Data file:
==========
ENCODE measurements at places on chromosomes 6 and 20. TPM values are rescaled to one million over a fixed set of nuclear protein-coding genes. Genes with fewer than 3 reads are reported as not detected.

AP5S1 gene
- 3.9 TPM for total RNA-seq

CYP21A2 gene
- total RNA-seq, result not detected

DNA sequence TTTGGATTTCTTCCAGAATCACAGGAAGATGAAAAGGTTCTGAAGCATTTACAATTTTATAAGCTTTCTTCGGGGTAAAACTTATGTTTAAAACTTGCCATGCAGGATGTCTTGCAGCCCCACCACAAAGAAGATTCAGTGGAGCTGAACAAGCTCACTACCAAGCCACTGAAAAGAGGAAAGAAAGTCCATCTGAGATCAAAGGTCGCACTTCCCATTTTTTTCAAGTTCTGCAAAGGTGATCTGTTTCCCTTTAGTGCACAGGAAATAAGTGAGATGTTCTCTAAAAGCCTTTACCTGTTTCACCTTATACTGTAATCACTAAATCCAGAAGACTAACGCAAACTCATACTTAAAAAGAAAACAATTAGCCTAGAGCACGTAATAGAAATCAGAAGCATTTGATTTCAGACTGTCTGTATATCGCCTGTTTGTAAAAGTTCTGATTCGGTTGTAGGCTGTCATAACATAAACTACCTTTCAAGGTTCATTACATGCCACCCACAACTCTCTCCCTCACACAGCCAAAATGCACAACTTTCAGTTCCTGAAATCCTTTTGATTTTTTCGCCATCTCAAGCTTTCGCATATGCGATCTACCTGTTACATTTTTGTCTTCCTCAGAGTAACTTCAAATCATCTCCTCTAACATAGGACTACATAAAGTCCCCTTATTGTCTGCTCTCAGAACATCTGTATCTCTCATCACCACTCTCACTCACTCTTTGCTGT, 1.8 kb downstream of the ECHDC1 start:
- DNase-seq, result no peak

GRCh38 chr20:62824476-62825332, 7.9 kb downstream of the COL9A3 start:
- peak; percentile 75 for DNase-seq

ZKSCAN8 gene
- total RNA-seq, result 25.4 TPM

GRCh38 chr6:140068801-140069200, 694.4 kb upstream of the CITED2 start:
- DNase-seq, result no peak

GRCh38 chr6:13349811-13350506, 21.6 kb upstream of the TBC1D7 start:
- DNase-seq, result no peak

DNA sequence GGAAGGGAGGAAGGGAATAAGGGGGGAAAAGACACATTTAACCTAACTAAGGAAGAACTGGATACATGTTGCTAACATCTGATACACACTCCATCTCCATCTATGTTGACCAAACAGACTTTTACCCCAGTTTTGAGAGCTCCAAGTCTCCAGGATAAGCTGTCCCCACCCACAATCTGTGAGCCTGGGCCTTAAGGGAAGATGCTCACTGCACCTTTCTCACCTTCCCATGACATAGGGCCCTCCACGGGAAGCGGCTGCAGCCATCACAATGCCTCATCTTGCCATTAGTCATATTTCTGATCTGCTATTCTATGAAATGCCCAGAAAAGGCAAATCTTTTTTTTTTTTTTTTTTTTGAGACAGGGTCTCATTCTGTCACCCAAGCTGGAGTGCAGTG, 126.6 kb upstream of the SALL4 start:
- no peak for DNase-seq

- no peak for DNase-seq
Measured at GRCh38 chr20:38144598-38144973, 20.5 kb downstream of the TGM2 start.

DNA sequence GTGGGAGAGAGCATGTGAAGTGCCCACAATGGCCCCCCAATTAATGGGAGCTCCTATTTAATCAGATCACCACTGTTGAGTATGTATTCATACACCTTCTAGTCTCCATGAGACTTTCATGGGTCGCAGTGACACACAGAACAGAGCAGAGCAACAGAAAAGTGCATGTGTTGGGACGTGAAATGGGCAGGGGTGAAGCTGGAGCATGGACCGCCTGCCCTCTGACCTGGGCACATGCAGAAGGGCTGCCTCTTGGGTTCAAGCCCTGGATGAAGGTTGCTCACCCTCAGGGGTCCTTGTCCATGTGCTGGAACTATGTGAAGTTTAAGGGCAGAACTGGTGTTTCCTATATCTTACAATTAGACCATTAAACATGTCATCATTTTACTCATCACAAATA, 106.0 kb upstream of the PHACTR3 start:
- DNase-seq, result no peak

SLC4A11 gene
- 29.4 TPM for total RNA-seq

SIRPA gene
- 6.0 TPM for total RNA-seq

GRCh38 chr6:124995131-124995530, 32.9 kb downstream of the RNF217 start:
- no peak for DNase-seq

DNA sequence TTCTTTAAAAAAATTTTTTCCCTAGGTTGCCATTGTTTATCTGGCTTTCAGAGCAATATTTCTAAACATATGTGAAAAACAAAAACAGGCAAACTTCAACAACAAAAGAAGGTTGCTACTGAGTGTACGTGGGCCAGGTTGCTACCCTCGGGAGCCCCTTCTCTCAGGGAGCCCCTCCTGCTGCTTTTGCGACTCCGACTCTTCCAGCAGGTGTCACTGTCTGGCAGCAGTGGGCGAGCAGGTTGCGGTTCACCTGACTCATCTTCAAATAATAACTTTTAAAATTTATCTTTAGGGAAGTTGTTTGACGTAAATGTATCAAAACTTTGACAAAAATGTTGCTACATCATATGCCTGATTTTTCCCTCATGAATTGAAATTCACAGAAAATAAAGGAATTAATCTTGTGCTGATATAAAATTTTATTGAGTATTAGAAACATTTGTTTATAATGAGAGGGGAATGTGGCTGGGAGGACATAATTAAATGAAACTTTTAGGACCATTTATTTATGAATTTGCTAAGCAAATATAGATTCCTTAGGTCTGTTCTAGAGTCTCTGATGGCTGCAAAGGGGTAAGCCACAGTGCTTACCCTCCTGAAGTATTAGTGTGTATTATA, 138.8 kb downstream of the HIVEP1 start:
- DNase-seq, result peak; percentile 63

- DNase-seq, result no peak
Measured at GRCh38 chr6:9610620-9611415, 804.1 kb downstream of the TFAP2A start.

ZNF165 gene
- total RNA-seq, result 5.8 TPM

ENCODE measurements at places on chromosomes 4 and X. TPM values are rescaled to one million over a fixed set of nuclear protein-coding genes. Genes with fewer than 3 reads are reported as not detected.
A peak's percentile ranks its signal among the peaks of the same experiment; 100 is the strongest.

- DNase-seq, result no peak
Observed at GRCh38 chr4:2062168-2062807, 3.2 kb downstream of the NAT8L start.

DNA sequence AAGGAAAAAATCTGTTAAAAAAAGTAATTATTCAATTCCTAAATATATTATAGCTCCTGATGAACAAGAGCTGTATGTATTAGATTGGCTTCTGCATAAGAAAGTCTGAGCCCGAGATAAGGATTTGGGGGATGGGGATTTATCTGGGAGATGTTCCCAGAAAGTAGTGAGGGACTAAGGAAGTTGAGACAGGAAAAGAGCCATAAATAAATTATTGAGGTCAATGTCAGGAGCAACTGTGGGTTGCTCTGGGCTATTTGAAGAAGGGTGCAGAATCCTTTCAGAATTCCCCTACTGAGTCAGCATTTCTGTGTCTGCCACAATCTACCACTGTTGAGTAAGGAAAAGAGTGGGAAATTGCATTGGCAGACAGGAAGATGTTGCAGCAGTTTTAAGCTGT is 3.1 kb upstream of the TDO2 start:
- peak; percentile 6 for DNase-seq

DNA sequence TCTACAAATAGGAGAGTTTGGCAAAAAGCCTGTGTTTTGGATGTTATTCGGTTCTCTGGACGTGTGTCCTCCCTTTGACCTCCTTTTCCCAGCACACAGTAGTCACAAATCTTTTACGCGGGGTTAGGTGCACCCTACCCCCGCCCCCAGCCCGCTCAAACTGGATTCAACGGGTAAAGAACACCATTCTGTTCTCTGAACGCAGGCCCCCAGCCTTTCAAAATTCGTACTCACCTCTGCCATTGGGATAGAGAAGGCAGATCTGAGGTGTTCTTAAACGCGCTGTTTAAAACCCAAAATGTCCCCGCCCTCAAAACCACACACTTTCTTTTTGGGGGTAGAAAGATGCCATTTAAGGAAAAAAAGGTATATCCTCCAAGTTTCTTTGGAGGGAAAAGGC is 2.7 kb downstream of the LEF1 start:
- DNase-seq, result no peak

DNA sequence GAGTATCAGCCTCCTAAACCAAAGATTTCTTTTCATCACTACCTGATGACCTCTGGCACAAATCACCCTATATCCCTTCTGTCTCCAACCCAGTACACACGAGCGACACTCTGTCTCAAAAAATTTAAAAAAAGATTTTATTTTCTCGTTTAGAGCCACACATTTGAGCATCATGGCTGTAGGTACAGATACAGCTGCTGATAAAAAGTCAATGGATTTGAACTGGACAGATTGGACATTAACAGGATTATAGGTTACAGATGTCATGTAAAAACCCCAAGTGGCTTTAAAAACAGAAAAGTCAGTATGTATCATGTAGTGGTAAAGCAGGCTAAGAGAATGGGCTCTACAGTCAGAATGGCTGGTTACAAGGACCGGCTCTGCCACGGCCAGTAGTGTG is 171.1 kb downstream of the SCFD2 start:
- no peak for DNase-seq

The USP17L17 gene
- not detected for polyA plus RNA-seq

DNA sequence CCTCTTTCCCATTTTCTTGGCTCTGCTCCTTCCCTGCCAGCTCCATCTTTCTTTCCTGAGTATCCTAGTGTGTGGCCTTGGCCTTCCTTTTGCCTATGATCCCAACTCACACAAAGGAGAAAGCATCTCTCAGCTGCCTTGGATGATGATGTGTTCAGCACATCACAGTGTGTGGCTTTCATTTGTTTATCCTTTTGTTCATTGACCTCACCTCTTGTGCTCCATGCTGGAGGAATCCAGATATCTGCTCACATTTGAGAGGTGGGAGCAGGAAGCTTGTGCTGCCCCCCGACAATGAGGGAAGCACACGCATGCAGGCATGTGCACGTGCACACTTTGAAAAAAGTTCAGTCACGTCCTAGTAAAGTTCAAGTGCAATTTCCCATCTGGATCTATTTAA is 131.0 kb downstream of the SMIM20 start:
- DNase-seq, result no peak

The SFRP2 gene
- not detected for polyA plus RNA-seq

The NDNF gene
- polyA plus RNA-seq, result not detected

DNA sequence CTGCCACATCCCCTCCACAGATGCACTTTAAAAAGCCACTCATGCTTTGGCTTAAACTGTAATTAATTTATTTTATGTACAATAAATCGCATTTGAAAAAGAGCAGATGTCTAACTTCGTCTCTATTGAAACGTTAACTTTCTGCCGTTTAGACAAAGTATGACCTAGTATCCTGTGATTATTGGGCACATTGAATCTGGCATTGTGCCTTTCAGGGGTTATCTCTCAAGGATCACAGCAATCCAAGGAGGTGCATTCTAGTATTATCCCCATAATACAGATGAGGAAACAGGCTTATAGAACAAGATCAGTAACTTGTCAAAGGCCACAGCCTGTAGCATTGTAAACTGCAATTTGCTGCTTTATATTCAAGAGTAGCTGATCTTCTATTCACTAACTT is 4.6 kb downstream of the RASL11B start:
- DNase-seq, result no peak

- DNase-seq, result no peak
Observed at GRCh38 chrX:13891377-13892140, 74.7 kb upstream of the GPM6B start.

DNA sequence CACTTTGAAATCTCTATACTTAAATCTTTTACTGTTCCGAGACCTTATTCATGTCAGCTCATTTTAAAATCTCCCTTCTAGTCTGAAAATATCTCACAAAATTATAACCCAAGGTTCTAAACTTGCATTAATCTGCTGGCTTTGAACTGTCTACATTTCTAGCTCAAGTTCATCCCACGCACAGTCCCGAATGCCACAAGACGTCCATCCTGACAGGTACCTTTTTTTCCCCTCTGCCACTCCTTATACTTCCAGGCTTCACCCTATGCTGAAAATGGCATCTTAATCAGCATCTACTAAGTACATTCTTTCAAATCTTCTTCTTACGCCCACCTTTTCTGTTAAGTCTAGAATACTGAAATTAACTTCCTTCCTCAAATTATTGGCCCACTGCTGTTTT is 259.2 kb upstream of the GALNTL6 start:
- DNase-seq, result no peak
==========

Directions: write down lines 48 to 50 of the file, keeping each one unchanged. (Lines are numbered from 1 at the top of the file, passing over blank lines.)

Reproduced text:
The SFRP2 gene
- not detected for polyA plus RNA-seq

The NDNF gene